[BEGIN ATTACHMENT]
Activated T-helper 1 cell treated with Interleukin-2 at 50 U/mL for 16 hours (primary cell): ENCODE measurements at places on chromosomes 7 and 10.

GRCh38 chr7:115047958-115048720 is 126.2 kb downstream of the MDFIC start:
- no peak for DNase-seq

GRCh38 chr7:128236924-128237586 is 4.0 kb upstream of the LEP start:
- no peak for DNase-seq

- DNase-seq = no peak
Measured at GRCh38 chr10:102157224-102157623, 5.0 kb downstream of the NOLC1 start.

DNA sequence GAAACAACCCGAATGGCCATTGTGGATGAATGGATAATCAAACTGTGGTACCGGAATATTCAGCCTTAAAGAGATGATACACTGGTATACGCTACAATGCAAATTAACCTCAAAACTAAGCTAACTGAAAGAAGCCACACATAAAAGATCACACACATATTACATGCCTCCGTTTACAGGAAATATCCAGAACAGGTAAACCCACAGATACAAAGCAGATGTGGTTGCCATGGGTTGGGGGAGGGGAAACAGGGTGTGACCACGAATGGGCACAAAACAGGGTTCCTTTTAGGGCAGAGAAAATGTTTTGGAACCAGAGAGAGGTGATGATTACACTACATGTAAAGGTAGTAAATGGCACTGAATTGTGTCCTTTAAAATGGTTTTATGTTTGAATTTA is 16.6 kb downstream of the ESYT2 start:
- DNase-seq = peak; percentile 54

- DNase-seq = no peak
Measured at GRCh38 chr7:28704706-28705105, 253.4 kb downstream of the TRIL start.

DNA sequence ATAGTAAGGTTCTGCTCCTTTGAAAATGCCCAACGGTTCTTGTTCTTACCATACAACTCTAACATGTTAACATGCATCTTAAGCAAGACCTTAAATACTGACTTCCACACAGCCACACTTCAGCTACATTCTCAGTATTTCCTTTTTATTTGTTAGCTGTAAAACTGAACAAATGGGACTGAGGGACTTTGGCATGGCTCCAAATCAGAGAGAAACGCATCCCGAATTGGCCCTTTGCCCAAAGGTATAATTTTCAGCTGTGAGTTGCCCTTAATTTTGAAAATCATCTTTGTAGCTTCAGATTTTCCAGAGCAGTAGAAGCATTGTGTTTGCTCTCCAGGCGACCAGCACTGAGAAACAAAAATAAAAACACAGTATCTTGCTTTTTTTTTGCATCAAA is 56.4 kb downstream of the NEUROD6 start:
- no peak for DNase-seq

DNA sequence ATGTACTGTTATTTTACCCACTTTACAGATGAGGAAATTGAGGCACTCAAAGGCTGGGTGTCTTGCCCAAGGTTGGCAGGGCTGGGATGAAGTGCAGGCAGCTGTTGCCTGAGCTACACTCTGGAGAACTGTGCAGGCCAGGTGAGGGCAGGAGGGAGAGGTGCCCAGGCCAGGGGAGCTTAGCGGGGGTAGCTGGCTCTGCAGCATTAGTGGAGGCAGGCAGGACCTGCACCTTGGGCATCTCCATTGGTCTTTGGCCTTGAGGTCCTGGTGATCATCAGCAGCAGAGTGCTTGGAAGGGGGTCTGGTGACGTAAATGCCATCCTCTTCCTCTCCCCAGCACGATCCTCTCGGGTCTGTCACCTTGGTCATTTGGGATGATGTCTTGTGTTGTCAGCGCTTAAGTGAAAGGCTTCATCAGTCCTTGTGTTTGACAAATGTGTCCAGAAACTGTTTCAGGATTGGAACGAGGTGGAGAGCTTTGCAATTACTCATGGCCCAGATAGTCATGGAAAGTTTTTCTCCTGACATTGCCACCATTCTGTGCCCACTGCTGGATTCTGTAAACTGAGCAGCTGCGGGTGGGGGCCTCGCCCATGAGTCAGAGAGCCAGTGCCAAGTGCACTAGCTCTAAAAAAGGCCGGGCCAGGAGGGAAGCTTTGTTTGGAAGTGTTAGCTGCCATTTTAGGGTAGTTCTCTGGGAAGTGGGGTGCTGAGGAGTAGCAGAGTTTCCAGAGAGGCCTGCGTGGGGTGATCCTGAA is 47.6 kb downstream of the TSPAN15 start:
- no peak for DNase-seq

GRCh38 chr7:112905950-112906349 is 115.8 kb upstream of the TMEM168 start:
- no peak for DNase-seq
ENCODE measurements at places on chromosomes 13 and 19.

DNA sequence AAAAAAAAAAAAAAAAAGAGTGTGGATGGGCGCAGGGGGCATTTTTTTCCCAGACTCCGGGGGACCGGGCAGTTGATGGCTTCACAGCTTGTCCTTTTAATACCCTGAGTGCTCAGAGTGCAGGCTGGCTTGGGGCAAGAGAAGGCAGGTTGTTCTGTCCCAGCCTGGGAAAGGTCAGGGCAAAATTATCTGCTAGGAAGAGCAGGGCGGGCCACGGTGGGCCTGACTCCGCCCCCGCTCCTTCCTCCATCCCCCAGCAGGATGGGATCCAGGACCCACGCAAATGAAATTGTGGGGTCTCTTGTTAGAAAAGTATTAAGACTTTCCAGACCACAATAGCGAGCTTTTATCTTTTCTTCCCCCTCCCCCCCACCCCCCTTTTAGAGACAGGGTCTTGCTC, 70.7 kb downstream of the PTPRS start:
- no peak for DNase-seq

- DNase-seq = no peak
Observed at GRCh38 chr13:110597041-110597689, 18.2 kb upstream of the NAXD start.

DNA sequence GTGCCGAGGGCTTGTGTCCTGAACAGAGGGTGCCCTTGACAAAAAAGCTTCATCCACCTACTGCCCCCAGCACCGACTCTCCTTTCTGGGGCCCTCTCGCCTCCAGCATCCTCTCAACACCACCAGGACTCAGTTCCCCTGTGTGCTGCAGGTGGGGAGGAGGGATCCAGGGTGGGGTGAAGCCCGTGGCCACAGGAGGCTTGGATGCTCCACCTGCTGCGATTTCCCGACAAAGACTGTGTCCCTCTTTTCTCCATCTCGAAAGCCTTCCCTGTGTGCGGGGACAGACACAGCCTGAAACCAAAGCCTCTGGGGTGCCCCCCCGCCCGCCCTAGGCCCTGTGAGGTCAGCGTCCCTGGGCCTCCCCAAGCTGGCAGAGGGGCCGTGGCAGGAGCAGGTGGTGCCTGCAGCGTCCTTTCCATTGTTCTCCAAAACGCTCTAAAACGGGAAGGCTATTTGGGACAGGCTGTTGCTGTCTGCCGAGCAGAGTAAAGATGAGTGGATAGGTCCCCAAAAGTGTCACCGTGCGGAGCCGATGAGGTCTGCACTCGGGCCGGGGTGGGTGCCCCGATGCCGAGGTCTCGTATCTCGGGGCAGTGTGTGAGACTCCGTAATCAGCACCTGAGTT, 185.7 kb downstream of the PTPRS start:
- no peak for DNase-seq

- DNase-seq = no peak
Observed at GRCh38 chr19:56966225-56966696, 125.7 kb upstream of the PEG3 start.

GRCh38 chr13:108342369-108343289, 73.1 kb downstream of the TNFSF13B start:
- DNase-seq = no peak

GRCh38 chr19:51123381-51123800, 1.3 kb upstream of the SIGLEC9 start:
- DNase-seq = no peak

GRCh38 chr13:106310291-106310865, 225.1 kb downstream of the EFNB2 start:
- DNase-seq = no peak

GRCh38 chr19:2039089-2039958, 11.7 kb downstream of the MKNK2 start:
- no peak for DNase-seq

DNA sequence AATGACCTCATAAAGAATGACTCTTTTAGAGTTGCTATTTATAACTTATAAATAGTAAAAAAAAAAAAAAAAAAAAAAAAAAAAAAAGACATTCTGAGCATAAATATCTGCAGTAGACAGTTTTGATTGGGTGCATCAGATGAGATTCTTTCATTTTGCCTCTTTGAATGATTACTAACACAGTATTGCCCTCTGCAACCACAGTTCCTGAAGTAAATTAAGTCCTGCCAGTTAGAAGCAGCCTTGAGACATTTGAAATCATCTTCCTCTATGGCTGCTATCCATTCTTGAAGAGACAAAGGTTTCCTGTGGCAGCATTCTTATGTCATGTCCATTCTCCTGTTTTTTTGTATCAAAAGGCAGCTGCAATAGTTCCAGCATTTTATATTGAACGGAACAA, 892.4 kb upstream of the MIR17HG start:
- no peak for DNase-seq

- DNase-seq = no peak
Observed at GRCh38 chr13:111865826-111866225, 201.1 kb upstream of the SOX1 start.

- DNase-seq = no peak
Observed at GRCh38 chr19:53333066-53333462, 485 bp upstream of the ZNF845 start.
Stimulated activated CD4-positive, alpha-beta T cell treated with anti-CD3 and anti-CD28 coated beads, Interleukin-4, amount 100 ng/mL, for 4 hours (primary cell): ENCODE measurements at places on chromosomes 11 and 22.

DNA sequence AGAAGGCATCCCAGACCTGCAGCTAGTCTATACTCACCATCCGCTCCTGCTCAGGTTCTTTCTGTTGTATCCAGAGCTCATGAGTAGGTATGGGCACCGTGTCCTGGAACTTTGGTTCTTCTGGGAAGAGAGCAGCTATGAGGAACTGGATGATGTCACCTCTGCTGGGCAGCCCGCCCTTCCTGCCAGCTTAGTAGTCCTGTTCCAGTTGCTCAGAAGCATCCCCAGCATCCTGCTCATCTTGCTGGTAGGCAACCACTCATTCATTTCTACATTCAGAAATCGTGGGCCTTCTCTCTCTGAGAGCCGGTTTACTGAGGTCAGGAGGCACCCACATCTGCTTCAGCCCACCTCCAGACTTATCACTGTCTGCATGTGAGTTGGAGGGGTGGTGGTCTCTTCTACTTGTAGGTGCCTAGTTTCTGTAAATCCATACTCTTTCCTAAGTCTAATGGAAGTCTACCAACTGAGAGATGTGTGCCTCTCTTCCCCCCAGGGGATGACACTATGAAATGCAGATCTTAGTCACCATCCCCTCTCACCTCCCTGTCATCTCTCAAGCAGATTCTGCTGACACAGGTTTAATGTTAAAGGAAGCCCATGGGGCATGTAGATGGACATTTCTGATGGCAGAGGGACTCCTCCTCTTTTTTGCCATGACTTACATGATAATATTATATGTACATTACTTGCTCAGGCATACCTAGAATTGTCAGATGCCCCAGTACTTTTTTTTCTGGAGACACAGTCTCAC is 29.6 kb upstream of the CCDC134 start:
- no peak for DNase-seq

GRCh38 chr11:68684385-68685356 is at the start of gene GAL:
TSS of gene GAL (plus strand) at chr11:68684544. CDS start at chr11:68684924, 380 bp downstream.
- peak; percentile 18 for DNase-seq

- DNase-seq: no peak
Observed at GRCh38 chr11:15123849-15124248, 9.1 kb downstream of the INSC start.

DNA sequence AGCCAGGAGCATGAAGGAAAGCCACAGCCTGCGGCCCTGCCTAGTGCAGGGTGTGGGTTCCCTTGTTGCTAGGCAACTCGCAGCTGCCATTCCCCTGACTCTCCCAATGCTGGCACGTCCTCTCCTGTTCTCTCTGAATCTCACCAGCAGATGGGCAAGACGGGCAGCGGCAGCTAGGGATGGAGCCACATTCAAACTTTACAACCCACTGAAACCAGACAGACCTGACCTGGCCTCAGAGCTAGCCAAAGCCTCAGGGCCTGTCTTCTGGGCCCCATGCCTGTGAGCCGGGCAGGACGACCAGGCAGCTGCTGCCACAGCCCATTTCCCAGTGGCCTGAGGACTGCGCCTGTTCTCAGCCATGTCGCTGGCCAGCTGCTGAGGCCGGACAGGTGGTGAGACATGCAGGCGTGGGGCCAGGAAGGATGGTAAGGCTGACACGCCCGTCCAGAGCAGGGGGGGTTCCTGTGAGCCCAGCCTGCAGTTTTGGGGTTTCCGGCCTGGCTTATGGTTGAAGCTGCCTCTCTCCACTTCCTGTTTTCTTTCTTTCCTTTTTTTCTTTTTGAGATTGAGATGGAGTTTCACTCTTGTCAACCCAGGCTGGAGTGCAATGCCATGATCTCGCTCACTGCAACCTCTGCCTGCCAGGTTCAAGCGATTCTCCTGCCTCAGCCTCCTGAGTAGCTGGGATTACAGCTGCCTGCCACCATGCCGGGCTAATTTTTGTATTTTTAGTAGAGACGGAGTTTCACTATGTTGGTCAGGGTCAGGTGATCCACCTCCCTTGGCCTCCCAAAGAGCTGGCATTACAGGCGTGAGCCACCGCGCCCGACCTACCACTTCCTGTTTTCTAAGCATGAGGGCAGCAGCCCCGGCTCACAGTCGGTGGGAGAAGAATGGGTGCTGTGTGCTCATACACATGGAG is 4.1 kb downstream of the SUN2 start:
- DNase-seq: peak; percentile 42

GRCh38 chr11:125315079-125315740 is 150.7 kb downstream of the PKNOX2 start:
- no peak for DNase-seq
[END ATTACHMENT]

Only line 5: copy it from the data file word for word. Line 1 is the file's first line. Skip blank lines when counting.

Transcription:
- no peak for DNase-seq